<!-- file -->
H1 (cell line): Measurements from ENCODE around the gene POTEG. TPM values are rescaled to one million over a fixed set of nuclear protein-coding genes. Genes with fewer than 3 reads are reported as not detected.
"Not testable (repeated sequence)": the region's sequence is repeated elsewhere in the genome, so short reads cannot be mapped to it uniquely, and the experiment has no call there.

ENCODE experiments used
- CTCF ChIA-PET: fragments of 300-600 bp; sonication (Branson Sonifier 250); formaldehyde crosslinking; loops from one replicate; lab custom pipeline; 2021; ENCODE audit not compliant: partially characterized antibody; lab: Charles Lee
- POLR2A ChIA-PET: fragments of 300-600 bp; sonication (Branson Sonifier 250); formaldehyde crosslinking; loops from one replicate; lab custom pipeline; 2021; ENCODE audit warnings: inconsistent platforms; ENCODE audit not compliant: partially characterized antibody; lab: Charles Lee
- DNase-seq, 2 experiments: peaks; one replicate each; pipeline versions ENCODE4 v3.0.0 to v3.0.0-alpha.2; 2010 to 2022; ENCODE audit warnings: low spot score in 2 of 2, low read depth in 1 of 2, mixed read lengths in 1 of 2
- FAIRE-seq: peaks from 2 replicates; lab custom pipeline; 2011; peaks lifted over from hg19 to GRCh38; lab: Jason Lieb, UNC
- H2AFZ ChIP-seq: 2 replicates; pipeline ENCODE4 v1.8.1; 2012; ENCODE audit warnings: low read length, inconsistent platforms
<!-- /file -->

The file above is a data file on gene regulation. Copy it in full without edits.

H1 (cell line): Measurements from ENCODE around the gene POTEG. TPM values are rescaled to one million over a fixed set of nuclear protein-coding genes. Genes with fewer than 3 reads are reported as not detected.
"Not testable (repeated sequence)": the region's sequence is repeated elsewhere in the genome, so short reads cannot be mapped to it uniquely, and the experiment has no call there.

ENCODE experiments used
- CTCF ChIA-PET: fragments of 300-600 bp; sonication (Branson Sonifier 250); formaldehyde crosslinking; loops from one replicate; lab custom pipeline; 2021; ENCODE audit not compliant: partially characterized antibody; lab: Charles Lee
- POLR2A ChIA-PET: fragments of 300-600 bp; sonication (Branson Sonifier 250); formaldehyde crosslinking; loops from one replicate; lab custom pipeline; 2021; ENCODE audit warnings: inconsistent platforms; ENCODE audit not compliant: partially characterized antibody; lab: Charles Lee
- DNase-seq, 2 experiments: peaks; one replicate each; pipeline versions ENCODE4 v3.0.0 to v3.0.0-alpha.2; 2010 to 2022; ENCODE audit warnings: low spot score in 2 of 2, low read depth in 1 of 2, mixed read lengths in 1 of 2
- FAIRE-seq: peaks from 2 replicates; lab custom pipeline; 2011; peaks lifted over from hg19 to GRCh38; lab: Jason Lieb, UNC
- H2AFZ ChIP-seq: 2 replicates; pipeline ENCODE4 v1.8.1; 2012; ENCODE audit warnings: low read length, inconsistent platforms